But Rory was able to retain his confidence, improve his mental game, and convert the meltdown at the Masters into the motivation to win.
Orlando, FL (PRWEB) June 27, 2011
Rory McIlroy had one of the worst days of his life in April. He shot a final round 80 at the 2011 Masters and blew a six-stroke final round lead. Just two short months later, on June 19, he won the 2011 US Open and broke the 36-hole scoring record for the Open Championship. How did this golfer go from Masters choker to US Open Champion in just two months?
Dr. Patrick Cohn, a leading sports psychology expert, founder of Peak Performance Sports, and author of The Confident Athlete Workbook and CD series, says McIlroy utilized critical mental game strategies to turn the Masters meltdown into a US Open triumph.
“Blowing a 6-shot lead in the masters could sap many good golfers’ confidence,” says Cohn. “But Rory was able to retain his confidence, improve his mental game, and convert the meltdown at the Masters into the motivation to win.”
McIlroy had the mental game smarts to avoid dwelling on his mistakes. Instead, he focused on the positives. He turned his big mistakes into even bigger character-building lessons, says Cohn, who has provided sports psychology services to top athletes in golf, auto racing, hockey and motocross.
“I've got to take the positives, and the positives were I led this golf tournament for 63 holes,” said McIlroy in the press room after his final round at the Masters. “You know, I'll have plenty more chances. I know that.”
McIlroy turned his negative experience into a commitment to win, explains Cohn. “It was clear watching him compete at the US Open that he learned a lot from his Masters experience and turned adversity into triumph,” says Cohn, author of the books, “Going Low,” “The Mental Art of Putting,” and “The Mental Game of Golf.”
What changes did he make in his mental game to finish strong at the US Open? First, McIlroy’s plan was to have a “chip on his shoulder” and feel cocky inside the ropes, explains Cohn. “I needed to be a little more cocky, a little more arrogant on the golf course, and think a little bit more about myself, which I've tried to incorporate a little bit, just on the golf course,” said McIlroy.
McIlroy learned that when he’s leading in a tournament, he needs to stay in the moment and play aggressive golf. “Many golfers play ‘protective golf’ when trying to win or finish off a great round, but you have to stay on the offense,” says Cohn.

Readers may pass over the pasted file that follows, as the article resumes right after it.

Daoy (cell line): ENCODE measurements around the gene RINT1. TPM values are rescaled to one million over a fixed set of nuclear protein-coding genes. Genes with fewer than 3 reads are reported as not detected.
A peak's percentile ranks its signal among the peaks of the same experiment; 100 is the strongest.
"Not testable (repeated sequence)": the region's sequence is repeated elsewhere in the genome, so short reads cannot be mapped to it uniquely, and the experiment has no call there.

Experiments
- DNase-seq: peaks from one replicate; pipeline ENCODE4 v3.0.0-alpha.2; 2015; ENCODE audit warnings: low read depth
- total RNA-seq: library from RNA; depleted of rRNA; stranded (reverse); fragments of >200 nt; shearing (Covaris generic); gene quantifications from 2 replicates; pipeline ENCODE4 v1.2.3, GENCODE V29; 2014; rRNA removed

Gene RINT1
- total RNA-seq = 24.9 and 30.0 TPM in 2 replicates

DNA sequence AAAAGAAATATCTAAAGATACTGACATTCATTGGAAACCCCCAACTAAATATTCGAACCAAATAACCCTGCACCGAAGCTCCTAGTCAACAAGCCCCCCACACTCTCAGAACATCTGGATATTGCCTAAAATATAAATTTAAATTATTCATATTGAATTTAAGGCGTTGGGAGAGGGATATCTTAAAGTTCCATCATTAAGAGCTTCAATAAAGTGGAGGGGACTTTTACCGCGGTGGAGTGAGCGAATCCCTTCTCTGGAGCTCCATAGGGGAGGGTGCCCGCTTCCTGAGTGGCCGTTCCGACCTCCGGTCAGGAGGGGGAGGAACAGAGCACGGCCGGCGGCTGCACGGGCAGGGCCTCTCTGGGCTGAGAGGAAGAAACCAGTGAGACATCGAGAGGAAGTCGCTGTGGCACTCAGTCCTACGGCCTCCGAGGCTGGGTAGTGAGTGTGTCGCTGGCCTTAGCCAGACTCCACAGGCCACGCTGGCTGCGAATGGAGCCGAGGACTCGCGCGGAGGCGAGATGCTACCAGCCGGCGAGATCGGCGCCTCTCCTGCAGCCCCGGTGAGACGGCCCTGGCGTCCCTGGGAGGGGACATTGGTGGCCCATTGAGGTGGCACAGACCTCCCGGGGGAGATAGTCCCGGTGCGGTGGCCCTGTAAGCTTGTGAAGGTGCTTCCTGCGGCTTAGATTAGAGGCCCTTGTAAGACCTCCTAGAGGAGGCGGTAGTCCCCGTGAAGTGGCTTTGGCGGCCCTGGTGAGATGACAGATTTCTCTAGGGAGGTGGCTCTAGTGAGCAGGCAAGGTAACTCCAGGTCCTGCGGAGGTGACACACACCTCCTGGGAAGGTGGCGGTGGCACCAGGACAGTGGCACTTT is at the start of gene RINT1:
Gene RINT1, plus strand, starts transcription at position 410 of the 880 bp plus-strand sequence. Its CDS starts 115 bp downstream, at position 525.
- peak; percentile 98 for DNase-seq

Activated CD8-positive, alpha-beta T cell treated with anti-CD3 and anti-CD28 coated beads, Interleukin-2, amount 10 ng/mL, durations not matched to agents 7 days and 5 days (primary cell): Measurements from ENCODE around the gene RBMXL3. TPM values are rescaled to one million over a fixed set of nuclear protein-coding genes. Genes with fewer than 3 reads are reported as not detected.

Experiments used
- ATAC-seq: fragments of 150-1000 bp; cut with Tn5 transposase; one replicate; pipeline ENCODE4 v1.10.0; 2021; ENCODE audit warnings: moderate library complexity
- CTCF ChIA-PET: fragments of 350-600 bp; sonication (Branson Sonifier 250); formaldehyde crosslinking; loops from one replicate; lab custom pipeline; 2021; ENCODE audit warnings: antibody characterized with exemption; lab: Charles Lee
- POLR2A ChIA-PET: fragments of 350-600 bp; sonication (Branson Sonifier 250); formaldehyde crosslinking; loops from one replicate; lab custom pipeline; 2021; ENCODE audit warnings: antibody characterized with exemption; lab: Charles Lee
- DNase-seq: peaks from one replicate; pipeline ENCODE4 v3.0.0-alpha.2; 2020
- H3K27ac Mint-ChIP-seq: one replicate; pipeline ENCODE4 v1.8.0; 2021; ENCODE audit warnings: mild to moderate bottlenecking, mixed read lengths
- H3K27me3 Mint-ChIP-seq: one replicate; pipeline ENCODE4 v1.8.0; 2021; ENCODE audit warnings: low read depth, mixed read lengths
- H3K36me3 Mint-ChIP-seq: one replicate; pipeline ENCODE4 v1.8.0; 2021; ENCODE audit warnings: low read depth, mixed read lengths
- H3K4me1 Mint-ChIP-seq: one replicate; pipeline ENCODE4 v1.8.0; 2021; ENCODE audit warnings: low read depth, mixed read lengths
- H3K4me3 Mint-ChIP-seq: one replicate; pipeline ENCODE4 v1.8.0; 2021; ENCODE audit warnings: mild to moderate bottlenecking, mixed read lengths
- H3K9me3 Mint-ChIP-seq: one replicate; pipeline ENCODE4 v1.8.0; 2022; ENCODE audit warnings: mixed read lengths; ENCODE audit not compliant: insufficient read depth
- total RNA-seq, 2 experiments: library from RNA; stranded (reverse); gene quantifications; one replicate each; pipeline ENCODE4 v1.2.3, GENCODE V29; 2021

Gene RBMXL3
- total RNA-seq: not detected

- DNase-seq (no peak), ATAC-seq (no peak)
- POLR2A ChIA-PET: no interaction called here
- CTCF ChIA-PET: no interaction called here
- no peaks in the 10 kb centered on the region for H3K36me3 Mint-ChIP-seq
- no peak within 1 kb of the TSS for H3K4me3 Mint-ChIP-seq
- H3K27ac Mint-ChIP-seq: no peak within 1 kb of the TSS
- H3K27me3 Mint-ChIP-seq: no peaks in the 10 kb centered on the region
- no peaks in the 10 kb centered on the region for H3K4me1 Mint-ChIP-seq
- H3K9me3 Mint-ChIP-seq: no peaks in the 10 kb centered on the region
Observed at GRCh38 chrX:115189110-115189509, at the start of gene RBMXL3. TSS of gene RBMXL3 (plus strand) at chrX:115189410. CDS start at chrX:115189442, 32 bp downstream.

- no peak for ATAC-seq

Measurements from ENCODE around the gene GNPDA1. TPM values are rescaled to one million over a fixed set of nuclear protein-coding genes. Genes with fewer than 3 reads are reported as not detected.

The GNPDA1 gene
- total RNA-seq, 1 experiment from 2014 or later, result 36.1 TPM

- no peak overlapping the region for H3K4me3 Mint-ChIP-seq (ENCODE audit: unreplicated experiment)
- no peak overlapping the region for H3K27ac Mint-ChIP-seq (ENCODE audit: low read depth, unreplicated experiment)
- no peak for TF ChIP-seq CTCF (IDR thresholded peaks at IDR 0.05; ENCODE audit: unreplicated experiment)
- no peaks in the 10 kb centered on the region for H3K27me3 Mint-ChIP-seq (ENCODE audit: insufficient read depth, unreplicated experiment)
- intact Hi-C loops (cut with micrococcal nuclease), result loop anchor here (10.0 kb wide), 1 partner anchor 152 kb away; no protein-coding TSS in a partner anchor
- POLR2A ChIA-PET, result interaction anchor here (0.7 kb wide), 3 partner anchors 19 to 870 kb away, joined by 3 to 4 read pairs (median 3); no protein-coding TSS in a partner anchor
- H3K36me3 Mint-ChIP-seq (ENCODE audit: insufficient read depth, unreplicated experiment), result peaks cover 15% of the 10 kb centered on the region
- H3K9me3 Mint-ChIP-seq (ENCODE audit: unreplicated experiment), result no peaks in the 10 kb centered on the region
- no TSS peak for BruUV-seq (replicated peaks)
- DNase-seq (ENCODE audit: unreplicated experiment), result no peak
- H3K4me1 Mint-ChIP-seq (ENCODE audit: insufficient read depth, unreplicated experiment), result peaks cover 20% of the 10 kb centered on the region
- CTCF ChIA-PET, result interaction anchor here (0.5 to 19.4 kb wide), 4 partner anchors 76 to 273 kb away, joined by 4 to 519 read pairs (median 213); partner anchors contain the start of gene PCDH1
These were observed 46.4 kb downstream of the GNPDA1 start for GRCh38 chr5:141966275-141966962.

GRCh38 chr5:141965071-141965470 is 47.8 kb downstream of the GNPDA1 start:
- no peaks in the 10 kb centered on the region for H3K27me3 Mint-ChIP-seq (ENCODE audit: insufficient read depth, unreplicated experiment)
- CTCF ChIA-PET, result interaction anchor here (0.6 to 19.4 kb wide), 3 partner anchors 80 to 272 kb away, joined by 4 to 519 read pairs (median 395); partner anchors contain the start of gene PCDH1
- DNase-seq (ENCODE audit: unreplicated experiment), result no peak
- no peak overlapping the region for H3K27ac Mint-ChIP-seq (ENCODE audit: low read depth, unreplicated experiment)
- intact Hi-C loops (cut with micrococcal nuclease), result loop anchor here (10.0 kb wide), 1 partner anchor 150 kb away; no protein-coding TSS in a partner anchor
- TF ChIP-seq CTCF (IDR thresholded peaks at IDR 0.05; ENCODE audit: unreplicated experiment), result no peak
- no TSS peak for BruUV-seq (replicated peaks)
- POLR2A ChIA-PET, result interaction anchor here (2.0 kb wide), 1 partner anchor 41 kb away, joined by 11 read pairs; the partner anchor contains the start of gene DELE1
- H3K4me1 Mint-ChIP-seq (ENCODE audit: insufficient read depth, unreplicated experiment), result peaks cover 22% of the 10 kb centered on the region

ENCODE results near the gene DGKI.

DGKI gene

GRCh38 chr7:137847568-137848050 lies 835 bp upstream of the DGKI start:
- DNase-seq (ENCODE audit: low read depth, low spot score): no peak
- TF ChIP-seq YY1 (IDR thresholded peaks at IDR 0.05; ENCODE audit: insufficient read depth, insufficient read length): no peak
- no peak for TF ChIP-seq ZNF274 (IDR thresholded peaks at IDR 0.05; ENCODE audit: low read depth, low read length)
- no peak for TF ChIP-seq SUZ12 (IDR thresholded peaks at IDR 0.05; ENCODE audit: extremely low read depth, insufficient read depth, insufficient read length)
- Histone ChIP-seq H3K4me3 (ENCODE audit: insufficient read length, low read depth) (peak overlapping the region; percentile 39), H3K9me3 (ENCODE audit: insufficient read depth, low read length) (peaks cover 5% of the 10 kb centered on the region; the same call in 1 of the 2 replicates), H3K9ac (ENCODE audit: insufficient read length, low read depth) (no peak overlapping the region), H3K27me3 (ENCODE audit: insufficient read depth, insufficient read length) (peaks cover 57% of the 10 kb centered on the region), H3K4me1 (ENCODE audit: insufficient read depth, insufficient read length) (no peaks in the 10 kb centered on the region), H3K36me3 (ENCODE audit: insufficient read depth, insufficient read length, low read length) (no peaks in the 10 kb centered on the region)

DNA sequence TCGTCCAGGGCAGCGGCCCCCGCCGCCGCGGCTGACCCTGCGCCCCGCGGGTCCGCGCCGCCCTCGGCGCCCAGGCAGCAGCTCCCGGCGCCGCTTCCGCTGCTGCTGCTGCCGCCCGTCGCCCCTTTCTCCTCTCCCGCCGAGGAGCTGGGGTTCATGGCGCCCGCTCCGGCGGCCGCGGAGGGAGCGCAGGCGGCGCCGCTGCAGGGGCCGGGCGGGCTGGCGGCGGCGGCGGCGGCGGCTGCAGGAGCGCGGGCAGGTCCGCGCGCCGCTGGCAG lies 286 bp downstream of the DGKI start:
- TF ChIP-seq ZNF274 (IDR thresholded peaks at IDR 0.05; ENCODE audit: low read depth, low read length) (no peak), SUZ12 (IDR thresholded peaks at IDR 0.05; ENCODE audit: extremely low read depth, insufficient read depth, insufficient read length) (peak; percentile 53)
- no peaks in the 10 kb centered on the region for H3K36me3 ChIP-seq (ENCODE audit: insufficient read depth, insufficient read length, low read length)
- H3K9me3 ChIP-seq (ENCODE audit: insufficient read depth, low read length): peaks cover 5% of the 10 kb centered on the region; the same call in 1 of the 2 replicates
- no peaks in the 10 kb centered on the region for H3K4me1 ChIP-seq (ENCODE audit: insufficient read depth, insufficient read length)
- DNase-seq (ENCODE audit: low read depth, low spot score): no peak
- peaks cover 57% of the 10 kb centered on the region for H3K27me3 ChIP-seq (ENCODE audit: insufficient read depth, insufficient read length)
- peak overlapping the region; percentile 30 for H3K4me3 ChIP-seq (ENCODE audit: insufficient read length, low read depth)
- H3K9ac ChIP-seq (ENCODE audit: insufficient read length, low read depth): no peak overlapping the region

“You can't get complacent. No lead is big enough, so you need to just keep pushing yourself.” This is a common lesson Dr. Cohn teaches his students, and it’s based on Cohn’s 20 years’ experience and research in sports psychology. “You can’t sit on your lead,” Cohn explains. “That’s when you get too protective and focus too much on where NOT to hit the ball.”
Starting Saturday’s round with a big lead at the US Open, McIlroy focused on small goals to keep his mind off the leaderboard. “In sports psychology, we call these mini-goals or process goals,” explains Cohn. “These are critical to having a strong mental game. They help athletes stay in the moment, rather than focusing too much on results, such as scores.”
Focusing beyond the moment is not relevant and only creates anxiety and tension in athletes, Cohn explains. In addition to staying in the moment, athletes need to ensure they maintain confidence when trying to finish off a win, says Cohn. That’s what McIlroy did.
“You have to just go out there, work hard, and believe in yourself. As long as you believe in yourself and believe that you're doing the right things, that's all you can really do,” McIlroy said in the media center after his win.
Dr. Cohn provides additional mental game strategies in The Confident Athlete Series, a workbook and CD series that boosts athletes’ confidence, composure and focus. To arrange interviews with sports psychology expert Cohn, or for more information about Cohn’s Confident Athlete series, contact him at Peak Performance Sports, 1-888-742-7225.
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